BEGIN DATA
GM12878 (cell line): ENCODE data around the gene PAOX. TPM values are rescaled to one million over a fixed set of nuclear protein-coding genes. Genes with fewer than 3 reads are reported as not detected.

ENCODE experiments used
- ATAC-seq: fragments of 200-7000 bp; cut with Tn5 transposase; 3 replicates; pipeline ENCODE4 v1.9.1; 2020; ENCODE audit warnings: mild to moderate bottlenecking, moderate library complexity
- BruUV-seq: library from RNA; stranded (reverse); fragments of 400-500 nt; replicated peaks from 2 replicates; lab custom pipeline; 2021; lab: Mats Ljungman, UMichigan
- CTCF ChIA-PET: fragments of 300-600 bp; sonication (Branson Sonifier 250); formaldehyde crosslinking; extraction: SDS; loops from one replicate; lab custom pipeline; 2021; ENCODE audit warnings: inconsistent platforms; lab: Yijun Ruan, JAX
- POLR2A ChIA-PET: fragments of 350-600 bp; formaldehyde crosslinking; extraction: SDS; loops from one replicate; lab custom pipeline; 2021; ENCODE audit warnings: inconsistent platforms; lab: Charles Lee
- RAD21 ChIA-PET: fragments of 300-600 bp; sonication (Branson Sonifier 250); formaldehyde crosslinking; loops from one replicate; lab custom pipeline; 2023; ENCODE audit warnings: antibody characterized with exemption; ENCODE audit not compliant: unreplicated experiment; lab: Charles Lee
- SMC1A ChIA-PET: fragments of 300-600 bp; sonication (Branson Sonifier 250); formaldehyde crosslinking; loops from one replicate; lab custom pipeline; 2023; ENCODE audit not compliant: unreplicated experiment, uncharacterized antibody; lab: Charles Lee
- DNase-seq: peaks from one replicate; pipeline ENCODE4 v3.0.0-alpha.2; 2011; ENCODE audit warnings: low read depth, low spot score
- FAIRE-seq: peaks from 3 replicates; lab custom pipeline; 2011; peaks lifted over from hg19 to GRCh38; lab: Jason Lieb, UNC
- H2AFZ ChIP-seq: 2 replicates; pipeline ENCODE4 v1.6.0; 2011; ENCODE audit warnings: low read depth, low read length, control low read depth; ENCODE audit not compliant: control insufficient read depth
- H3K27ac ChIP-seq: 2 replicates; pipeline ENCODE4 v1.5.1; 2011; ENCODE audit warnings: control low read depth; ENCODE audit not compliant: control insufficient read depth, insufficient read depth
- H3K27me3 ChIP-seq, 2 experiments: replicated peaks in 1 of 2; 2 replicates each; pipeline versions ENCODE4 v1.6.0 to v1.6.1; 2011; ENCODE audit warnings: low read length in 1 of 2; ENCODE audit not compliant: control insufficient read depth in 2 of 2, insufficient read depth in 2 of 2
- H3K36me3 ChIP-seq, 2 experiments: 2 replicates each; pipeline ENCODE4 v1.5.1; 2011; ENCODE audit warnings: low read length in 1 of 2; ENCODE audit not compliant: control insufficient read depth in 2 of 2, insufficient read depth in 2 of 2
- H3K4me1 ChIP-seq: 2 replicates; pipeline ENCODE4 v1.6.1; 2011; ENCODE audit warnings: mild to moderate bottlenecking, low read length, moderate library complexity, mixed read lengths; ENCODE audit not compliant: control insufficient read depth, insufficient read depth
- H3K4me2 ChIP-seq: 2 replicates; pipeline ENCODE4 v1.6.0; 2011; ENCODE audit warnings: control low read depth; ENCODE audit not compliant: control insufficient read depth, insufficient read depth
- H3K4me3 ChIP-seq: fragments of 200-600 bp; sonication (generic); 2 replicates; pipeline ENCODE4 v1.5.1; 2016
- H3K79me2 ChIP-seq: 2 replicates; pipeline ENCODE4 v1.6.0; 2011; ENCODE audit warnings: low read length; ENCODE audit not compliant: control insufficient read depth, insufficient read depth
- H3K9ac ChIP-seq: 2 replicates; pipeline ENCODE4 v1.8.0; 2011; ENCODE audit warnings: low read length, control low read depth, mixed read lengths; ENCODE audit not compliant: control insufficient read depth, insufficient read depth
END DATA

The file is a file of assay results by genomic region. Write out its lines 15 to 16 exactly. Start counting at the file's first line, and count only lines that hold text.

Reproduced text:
- H3K4me1 ChIP-seq: 2 replicates; pipeline ENCODE4 v1.6.1; 2011; ENCODE audit warnings: mild to moderate bottlenecking, low read length, moderate library complexity, mixed read lengths; ENCODE audit not compliant: control insufficient read depth, insufficient read depth
- H3K4me2 ChIP-seq: 2 replicates; pipeline ENCODE4 v1.6.0; 2011; ENCODE audit warnings: control low read depth; ENCODE audit not compliant: control insufficient read depth, insufficient read depth